REVEALED: One in five Aussies have no savings
One in five households have no cash savings and concern remains how many struggling Australians will cope once JobKeeper payments end.
With just four weeks to go until the Federal Government's financial subsidy stops, in lender ME's latest biannual financial comfort report it showed many households have little or no cash savings to fall back on.
The report surveyed 1500 households and found about one in five households have less than $1000 in the bank.
Of the households battling financially, many blamed job changes and impact to their wages as hitting their hip pockets hard.
The report's author, consulting economist Jeff Oughton, said despite many Australians stashing money during the pandemic there was still a large contingent with no cash reserves.
"There's still 20 per cent of people who spend every dollar every week just to get by," he said.
"And there's another 20 per cent who have less $1000 in the bank and then 8 per cent that have less than $100 in the bank."
The report also showed about one in two people expect it would be difficult to find a job in two months' time.
Financial adviser Scott Haywood said when JobKeeper ends in four weeks "a recession is about to hit".
"People have been cushioned through the government stimulus and not everyone who is on JobKeeper is going to be able to keep their job," he said.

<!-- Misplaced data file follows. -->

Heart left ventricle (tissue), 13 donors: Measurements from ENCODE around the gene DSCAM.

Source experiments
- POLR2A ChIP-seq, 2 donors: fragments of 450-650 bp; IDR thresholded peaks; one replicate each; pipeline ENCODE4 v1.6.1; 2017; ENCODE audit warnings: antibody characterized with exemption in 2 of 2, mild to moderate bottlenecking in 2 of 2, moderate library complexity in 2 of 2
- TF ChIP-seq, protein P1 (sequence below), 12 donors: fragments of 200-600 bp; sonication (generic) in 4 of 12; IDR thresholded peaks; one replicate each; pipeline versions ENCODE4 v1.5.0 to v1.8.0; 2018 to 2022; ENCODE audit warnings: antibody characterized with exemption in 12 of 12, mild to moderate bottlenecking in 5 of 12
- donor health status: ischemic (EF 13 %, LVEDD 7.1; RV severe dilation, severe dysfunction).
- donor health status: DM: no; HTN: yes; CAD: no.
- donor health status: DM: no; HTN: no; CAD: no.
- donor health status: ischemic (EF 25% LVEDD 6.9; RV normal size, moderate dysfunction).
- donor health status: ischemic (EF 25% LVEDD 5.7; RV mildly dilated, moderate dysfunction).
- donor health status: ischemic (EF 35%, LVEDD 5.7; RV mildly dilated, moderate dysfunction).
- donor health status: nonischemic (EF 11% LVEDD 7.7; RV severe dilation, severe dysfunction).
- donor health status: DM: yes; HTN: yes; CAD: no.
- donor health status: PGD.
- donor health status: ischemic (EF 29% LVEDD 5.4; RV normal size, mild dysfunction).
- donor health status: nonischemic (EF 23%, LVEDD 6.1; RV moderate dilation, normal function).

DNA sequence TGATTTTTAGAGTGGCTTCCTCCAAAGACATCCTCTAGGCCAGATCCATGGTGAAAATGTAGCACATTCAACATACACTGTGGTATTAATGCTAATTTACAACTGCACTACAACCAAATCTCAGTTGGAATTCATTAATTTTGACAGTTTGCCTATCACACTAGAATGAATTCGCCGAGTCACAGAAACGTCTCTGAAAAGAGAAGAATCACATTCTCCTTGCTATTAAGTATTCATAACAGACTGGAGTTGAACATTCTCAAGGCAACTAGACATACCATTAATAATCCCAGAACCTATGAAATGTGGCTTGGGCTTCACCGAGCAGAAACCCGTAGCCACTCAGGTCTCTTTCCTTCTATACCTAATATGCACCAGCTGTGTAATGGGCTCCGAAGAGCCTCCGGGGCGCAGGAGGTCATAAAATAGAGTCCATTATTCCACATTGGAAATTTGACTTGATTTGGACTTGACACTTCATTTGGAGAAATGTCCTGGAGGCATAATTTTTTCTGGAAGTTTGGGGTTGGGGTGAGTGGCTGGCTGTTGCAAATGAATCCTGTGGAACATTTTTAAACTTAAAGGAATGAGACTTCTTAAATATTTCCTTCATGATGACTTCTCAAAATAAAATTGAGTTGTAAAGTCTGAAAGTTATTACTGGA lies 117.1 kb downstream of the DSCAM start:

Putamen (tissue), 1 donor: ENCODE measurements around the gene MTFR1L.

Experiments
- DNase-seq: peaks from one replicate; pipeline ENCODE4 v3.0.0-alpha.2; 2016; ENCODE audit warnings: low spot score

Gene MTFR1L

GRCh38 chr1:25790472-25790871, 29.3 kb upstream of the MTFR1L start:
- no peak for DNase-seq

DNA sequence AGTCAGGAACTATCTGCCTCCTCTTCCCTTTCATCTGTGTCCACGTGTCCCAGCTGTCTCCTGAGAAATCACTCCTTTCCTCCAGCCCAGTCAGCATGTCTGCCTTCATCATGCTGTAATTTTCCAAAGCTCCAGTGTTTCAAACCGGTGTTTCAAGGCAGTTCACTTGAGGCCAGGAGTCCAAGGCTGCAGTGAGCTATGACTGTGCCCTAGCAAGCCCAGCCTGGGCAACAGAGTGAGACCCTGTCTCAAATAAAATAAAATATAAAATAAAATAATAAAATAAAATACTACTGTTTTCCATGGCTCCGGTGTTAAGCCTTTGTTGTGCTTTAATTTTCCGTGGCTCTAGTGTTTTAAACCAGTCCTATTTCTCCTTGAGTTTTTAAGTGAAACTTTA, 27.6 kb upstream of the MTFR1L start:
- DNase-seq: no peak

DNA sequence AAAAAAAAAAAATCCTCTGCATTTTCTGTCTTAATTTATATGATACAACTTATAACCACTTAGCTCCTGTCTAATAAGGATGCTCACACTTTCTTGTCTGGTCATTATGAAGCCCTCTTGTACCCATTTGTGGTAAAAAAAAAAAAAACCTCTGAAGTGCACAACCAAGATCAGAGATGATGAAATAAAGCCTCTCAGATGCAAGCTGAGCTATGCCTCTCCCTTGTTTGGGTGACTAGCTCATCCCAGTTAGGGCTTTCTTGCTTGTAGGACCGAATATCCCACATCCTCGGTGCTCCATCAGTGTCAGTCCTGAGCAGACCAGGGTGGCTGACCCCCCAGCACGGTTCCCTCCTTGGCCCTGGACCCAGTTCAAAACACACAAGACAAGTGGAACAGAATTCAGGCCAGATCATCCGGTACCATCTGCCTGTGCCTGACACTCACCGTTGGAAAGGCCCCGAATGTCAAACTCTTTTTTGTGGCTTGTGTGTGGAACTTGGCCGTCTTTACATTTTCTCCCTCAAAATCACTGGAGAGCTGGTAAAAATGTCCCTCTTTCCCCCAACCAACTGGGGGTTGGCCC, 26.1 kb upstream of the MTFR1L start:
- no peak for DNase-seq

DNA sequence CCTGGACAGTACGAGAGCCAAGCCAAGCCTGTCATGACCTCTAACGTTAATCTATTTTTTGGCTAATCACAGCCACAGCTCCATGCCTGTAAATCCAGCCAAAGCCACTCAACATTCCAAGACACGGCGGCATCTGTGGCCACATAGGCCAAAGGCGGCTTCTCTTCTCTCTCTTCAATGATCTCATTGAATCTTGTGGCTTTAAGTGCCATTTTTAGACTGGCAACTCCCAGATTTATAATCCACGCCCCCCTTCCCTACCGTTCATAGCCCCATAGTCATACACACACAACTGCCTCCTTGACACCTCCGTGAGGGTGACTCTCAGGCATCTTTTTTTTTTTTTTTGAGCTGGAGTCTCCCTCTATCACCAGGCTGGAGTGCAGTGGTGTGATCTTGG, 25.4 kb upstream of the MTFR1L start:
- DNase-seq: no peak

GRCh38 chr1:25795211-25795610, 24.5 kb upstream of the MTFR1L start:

"It's not just going to be a case of everyone going back to work."
He urged employees to talk to their employer immediately to work out what their situation is once JobKeeper ends.
Nearly one million Australians were still receiving JobKeeper payments at the end of January.
The report also showed many owner occupiers were optimistic about their house price in the next 12 months. About 46 per cent expect there to be rises.
And investors too are hopeful of capital growth - two in five investors expect the value of their properties to rise in the next year.
The report found mortgage stress has fallen - 37 per cent of borrowers felt strain on their hip pockets, the lowest level in three years.
Record-low interest rates, government income support and the deferral of loan repayments has helped contain mortgage stress.
The Federal Government's JobSeeker payments are set to rise. Recipients on what was previously known as Newstart will receive an extra $25 a week.
This will boost their payments to $307 per week from April.
However it will be less than what recipients are getting now because coronavirus supplement added onto JobSeeker payments at $150 a week will stop at the end of next month.
Originally published as One in five Aussies have no savings